Why are there 2 alleles per trait in an individual?

How does an individual get two alleles for each gene?

An individual inherits two alleles for each gene, one from each parent. If the two alleles are the same, the individual is homozygous for that gene. If the alleles are different, the individual is heterozygous.

Do you have two alleles for every trait?

humans have two alleles for every trait.

Why do we have 2 copies of each gene?

One copy is inherited from their mother (via the egg) and the other from their father (via the sperm). A sperm and an egg each contain one set of 23 chromosomes. When the sperm fertilises the egg, two copies of each chromosome are present (and therefore two copies of each gene), and so an embryo forms.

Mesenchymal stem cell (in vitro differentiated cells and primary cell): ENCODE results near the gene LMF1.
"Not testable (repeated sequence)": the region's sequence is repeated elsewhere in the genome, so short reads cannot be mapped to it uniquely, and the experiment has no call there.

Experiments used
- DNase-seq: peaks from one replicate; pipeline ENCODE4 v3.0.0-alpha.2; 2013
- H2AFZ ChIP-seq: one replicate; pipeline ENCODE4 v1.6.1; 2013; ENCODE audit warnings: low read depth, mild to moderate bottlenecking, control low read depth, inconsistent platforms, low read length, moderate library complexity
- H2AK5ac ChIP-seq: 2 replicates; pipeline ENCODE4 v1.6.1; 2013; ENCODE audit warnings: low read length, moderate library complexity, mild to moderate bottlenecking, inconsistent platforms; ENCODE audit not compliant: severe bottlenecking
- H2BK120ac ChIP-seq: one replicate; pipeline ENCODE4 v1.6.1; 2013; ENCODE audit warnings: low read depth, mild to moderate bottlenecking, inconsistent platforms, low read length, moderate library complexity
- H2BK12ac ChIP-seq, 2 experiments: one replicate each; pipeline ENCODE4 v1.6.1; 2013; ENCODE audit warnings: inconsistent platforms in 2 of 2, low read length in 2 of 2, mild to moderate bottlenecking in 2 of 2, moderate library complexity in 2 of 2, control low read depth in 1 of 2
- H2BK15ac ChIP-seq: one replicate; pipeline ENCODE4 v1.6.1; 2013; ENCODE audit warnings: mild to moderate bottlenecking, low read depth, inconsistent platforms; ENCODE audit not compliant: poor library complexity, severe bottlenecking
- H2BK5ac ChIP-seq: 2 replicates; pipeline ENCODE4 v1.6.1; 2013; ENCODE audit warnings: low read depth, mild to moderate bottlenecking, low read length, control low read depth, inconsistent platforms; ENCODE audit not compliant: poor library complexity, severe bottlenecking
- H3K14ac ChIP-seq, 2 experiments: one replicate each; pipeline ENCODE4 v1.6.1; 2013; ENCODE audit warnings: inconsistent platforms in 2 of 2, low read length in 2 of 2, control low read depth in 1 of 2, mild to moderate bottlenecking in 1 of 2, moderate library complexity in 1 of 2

Where do two alleles come from if each organism has two alleles for a particular trait?

Genes come in different varieties, called alleles. Somatic cells contain two alleles for every gene, with one allele provided by each parent of an organism.

When there are 2 alleles for a gene and both make a protein product the alleles are said to be?

Codominance is a relationship between two versions of a gene. Individuals receive one version of a gene, called an allele, from each parent.

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Can a gene have more than 2 alleles?

Although individual humans (and all diploid organisms) can only have two alleles for a given gene, multiple alleles may exist in a population level, and different individuals in the population may have different pairs of these alleles.